Personal Injury Blog

Fotolia 46996387 XSThe Danish endure a phenomenon what they call Sort Sol, or Black Sun. This occurs twice a year in which starlings flock together in numbers reaching over a million, blocking the sunset and suffocating the Danish sky.

This isn’t so different from the Floridian influx of snowbirds that flock every winter. The Sunshine State becomes its own Sort Sol for the winter months, and you, as a driver, can become affected in more ways than one.

Snowbirds and Tourism

As the seasons change from Fall to Winter, it's obvious that attractions attract. The initial attraction for the snowbirds is tourism. Whether it’s taking a tour of a haunted house, riding the tallest roller coaster, or visiting a famous rodent and his friends, one thing is guaranteed: people want to be entertained.

In search of that entertainment, people will travel from all over the country, taking up more space on the road as they do so. Parking is more difficult, and your patience levels will be tested as the children in the car moan and groan the famous, "Are we there yet?"

No Errand is "Safe"

Everyone's got the same idea: all you want to do is buy eggs and milk, yet the entire line of people crowding the store is preventing that from happening.

Even the gas station has a three car line at every pump! It’s easy to get flustered when your daily needs are suffocated by dozens of families not unlike the Griswolds.

When Rush Hour Becomes Snowbird Dominated

All you want to do is go to work, but those snowbirds seem to find you everywhere until it seems that not even your morning commute is safe. After a long day’s work, the last thing you want to worry about is extra traffic, or the threat of a car accident.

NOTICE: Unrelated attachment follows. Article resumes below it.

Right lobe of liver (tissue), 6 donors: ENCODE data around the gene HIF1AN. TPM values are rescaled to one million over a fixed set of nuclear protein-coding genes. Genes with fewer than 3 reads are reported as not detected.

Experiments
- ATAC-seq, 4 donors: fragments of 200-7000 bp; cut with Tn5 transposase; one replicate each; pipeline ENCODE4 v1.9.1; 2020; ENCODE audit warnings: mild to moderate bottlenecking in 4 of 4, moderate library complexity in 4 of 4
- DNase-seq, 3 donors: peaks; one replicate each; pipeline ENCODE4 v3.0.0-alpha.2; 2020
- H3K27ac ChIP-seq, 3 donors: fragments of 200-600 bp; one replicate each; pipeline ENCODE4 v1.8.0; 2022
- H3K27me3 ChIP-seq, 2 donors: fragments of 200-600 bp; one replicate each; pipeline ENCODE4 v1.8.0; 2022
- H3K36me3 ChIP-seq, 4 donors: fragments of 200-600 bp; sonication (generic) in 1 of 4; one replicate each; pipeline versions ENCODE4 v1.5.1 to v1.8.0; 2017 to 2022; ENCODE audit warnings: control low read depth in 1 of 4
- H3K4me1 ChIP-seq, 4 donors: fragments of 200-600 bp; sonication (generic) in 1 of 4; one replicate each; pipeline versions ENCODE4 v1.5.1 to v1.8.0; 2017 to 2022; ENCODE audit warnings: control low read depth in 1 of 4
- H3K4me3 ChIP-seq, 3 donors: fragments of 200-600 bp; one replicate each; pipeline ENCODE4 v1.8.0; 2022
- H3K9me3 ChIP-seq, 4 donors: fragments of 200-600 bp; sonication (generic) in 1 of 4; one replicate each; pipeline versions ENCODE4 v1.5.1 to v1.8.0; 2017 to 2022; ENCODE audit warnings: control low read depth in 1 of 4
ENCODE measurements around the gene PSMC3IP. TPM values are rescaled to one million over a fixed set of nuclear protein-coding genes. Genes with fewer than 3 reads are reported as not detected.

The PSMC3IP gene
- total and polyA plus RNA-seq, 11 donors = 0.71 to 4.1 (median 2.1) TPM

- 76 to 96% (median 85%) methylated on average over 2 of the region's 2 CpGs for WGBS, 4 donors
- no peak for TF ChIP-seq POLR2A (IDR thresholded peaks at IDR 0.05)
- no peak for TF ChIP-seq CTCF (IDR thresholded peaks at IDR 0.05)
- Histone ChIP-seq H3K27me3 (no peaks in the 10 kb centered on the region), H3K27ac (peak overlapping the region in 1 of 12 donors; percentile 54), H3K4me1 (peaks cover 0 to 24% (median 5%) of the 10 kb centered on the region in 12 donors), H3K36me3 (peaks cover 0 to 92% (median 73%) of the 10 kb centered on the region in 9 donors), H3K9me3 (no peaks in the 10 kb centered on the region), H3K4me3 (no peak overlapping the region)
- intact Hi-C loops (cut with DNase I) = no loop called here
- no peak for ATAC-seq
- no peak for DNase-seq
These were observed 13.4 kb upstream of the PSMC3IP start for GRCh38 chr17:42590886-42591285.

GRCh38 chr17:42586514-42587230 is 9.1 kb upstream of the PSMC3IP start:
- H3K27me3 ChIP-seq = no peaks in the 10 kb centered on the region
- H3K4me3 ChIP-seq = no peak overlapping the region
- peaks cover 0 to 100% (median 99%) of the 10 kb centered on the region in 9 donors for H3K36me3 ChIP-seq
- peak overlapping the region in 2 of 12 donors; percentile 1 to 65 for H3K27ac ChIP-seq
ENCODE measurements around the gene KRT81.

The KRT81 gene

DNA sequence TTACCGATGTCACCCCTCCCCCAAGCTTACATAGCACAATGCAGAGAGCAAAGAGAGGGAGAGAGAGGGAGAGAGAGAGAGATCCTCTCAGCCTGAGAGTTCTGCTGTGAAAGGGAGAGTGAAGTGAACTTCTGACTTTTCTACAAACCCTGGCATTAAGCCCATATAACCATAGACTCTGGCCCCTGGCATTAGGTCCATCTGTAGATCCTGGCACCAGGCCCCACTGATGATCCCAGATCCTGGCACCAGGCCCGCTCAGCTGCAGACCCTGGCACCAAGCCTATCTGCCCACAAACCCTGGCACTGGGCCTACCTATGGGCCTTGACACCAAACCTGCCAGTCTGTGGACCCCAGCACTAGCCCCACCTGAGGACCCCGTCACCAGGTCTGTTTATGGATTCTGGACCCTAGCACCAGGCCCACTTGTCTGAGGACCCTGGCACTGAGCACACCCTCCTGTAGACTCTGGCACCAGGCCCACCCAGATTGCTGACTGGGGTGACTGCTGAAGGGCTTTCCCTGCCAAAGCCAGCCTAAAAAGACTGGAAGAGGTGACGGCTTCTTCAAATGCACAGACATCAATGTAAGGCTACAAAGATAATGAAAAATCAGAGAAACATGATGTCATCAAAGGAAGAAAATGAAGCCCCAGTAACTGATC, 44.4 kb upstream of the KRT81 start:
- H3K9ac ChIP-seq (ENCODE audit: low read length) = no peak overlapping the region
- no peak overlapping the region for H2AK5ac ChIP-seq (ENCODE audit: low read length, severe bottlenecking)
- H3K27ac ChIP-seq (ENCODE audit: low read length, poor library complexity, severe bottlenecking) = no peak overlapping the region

With all of these frustrations piling in the back of your mind, it becomes easy to get distracted while driving. With more people come more risk for car accidents, and snowbird season is the most accident-prone season. Keep these tips in mind next time you’re on the road amidst the swarm of Northerners:

  • Avoid road rage at all costs. While snowbirds may be frustrating, remember that they don’t always know the specific state rules of the road. Plus that theme park allure may be all that’s on their mind.

  • Keep track of your speed. Driving the speed limit means more time to prepare for the snowbird who may not be looking at their speedometer.

  • Make sure you’re not tailgating. Imagine an invisible car between yourself and the car ahead. If the invisible car can’t fit, then you’re driving too close. If they come to a sudden stop, be prepared to stop too.

  • Save the alcohol for a safe environment. Your car is not a safe environment when you are inebriated.

  • And as for what you have heard time and time again, buckle up! A seatbelt really could make a difference when encountering the traffic of a confused snowbird.

So keep calm and stay on the road, and mentally prepare yourself: while the holiday season may be over, it is almost time for the sunbirds to flock in. If you find yourself in a Spring Hill car accident involving snowbirds or for any other accident-related reason, contact Lowman Law.

This post was originally published in January 2013 and has been updated for accuracy and comprehensiveness. 

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